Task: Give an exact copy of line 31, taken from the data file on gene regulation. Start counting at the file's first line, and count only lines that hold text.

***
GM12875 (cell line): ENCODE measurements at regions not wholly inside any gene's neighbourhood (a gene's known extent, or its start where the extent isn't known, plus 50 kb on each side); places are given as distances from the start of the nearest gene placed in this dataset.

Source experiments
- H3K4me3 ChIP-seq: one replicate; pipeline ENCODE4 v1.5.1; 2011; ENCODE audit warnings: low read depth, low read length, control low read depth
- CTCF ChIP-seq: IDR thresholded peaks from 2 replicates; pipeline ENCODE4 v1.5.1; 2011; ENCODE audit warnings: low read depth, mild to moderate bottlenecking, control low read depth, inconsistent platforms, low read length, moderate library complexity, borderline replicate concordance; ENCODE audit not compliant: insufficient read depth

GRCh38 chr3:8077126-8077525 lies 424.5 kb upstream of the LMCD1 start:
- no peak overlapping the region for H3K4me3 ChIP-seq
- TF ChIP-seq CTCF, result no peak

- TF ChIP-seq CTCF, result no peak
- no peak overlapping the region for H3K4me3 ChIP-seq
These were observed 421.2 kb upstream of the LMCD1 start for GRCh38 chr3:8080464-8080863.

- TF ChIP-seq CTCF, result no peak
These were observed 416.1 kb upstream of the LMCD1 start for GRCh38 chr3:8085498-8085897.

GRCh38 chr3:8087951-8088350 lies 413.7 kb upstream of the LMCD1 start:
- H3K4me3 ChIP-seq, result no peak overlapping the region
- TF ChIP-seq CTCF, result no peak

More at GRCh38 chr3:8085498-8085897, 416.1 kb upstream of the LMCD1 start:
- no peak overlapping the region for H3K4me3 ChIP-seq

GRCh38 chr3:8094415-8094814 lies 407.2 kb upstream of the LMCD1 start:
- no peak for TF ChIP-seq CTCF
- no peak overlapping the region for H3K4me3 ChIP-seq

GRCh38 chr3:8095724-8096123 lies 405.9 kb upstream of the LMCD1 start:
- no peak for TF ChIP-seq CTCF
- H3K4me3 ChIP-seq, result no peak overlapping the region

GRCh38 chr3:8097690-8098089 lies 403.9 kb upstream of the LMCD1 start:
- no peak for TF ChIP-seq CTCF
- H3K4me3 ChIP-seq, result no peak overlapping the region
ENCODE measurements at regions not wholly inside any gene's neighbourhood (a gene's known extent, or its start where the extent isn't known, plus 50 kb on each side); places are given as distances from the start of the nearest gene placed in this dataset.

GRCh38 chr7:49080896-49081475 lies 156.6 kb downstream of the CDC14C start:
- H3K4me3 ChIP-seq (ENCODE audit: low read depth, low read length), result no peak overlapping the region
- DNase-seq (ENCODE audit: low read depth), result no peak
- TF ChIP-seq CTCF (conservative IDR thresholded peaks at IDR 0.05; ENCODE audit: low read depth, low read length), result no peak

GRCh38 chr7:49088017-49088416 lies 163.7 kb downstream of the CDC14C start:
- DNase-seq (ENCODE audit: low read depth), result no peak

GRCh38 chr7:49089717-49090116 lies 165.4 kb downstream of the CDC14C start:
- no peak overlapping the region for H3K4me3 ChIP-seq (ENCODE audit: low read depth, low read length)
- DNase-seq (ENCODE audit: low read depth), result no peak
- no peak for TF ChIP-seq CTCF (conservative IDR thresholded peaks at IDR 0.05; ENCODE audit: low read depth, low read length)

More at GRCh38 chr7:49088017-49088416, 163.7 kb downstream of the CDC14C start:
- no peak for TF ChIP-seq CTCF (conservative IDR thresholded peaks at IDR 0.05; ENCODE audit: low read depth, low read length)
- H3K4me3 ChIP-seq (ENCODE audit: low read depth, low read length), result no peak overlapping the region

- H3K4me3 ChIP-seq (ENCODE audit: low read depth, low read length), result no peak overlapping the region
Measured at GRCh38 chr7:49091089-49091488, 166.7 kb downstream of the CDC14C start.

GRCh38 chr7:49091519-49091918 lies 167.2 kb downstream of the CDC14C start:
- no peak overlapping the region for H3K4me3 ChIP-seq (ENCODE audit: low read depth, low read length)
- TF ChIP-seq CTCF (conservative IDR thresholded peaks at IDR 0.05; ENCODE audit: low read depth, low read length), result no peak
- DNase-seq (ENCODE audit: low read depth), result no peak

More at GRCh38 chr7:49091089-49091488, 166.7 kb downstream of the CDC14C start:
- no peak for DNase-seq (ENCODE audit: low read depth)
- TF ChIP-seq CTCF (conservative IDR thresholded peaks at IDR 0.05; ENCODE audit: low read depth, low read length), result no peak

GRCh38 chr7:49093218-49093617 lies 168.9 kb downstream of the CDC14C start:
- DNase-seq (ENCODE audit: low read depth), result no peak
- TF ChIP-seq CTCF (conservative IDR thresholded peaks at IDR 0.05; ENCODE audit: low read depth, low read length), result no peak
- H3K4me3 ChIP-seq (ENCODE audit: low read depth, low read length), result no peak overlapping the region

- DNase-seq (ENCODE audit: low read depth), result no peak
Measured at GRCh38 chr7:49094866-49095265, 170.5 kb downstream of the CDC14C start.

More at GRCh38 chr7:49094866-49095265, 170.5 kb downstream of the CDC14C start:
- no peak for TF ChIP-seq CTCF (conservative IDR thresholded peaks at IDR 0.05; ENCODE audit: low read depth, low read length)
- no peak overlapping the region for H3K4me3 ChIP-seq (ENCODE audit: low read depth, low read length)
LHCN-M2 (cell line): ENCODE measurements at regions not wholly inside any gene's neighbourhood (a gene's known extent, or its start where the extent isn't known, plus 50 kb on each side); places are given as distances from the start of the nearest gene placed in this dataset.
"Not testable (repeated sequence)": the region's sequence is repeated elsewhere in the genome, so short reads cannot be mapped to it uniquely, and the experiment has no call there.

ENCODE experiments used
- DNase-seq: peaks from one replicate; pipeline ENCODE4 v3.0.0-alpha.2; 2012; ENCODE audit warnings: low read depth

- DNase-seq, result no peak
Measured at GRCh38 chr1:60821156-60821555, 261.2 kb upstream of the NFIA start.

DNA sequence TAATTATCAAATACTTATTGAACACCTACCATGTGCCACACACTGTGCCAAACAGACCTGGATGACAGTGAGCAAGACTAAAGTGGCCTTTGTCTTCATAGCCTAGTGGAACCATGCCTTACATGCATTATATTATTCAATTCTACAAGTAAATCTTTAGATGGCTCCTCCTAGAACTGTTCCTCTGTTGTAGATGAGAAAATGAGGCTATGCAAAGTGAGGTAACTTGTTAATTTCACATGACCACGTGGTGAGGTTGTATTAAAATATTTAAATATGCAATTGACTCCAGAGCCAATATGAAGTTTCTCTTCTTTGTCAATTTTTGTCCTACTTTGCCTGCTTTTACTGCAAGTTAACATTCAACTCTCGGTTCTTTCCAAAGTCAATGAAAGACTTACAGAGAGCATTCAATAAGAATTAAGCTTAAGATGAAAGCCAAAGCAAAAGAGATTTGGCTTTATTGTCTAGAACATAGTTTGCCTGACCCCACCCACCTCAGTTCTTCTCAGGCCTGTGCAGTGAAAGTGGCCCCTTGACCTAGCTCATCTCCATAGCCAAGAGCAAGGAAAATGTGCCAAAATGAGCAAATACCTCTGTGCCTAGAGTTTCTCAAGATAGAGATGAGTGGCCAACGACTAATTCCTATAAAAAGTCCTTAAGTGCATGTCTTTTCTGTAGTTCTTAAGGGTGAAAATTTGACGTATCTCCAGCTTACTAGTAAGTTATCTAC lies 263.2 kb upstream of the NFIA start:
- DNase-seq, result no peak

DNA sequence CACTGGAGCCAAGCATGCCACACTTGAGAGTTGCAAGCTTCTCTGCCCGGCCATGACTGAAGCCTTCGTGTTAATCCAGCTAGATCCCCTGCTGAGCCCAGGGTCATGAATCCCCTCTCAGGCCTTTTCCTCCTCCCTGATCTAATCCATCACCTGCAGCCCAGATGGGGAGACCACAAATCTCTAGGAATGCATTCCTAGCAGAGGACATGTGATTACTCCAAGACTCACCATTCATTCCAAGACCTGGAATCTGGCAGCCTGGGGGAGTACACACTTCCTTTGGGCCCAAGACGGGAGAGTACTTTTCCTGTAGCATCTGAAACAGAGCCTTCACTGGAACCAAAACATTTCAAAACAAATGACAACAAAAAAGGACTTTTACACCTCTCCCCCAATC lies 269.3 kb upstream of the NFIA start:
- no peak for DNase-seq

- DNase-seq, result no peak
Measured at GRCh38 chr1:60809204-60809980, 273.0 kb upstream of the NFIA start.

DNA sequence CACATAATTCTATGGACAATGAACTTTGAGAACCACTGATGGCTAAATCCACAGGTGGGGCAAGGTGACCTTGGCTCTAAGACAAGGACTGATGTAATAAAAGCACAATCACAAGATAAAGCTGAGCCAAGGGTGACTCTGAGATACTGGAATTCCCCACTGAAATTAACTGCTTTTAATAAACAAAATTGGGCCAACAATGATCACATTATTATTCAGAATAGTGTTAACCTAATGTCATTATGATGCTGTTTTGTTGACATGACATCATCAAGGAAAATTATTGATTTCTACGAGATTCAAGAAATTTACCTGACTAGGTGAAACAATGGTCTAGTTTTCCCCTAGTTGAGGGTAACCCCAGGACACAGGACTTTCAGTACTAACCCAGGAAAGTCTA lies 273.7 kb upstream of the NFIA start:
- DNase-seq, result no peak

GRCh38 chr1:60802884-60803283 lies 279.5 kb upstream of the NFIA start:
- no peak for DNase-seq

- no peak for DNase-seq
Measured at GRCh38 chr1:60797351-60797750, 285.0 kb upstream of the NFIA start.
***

- TF ChIP-seq CTCF (conservative IDR thresholded peaks at IDR 0.05; ENCODE audit: low read depth, low read length), result no peak